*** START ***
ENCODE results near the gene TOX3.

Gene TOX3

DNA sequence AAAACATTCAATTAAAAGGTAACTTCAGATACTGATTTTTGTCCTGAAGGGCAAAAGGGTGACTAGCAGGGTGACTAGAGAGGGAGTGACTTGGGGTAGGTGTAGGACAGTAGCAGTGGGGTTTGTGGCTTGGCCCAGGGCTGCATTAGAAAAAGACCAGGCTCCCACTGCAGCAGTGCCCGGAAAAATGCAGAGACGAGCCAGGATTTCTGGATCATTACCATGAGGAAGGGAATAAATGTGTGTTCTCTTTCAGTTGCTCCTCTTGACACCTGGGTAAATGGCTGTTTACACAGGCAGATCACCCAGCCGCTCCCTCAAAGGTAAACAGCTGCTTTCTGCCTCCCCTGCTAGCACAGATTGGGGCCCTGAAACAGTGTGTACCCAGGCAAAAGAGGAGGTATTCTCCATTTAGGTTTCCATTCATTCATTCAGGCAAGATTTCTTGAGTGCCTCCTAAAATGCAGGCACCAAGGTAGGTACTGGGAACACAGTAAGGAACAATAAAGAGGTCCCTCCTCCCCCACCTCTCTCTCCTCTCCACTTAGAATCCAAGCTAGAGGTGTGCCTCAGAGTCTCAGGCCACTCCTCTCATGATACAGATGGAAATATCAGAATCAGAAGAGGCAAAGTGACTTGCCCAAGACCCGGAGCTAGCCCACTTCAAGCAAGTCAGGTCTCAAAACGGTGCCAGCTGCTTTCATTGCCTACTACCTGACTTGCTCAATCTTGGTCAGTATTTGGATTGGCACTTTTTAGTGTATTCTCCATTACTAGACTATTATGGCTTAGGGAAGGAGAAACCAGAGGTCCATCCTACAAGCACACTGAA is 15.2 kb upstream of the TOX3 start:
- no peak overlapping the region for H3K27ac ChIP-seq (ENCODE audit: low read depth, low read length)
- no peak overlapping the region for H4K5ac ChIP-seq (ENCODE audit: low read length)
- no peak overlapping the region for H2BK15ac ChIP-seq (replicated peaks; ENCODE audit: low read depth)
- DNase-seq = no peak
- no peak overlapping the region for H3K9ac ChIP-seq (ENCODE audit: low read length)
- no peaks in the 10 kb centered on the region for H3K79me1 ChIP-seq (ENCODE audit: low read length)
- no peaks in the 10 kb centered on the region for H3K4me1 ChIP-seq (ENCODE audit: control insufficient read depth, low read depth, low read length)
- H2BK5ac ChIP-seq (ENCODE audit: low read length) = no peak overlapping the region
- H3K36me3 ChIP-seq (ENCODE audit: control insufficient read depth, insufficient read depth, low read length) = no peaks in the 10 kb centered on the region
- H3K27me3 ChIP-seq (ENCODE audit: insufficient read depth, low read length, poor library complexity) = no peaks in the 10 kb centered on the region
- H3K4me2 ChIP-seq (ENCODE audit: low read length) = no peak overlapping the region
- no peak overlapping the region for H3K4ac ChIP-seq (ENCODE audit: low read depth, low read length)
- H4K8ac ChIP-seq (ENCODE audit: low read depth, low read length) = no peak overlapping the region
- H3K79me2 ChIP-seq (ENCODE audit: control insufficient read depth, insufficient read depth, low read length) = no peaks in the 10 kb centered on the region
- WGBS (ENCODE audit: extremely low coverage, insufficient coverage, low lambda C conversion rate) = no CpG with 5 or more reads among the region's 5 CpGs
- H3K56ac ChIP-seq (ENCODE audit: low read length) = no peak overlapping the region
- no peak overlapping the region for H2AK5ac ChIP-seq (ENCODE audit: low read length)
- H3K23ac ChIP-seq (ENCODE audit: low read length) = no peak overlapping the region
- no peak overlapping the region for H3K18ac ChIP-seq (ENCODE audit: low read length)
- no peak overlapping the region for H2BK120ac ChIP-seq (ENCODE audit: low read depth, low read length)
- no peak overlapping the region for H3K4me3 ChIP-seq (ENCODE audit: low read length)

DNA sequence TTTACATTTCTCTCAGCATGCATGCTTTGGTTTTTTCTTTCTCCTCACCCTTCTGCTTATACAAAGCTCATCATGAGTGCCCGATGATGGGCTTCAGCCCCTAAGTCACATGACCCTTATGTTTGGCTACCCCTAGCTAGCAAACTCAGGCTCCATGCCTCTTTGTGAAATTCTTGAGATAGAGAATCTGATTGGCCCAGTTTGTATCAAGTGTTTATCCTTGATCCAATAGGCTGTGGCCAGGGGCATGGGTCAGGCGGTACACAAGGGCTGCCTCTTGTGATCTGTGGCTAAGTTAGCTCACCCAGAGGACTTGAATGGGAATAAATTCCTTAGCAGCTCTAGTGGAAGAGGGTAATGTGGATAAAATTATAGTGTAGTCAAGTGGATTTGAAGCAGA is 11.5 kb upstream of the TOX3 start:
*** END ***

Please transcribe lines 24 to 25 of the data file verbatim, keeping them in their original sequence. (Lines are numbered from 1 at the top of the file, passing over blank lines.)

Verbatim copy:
- no peak overlapping the region for H3K4me3 ChIP-seq (ENCODE audit: low read length)

DNA sequence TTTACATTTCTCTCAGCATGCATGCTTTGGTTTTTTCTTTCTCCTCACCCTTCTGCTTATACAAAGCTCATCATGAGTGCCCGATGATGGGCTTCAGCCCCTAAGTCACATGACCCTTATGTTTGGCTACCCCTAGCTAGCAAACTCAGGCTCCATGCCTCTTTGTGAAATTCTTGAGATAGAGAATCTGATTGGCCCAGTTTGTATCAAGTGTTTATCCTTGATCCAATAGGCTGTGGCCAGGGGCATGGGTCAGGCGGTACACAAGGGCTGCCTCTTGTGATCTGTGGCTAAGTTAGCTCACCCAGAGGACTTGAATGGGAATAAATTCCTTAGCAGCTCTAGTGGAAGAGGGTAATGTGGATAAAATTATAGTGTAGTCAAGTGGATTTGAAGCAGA is 11.5 kb upstream of the TOX3 start: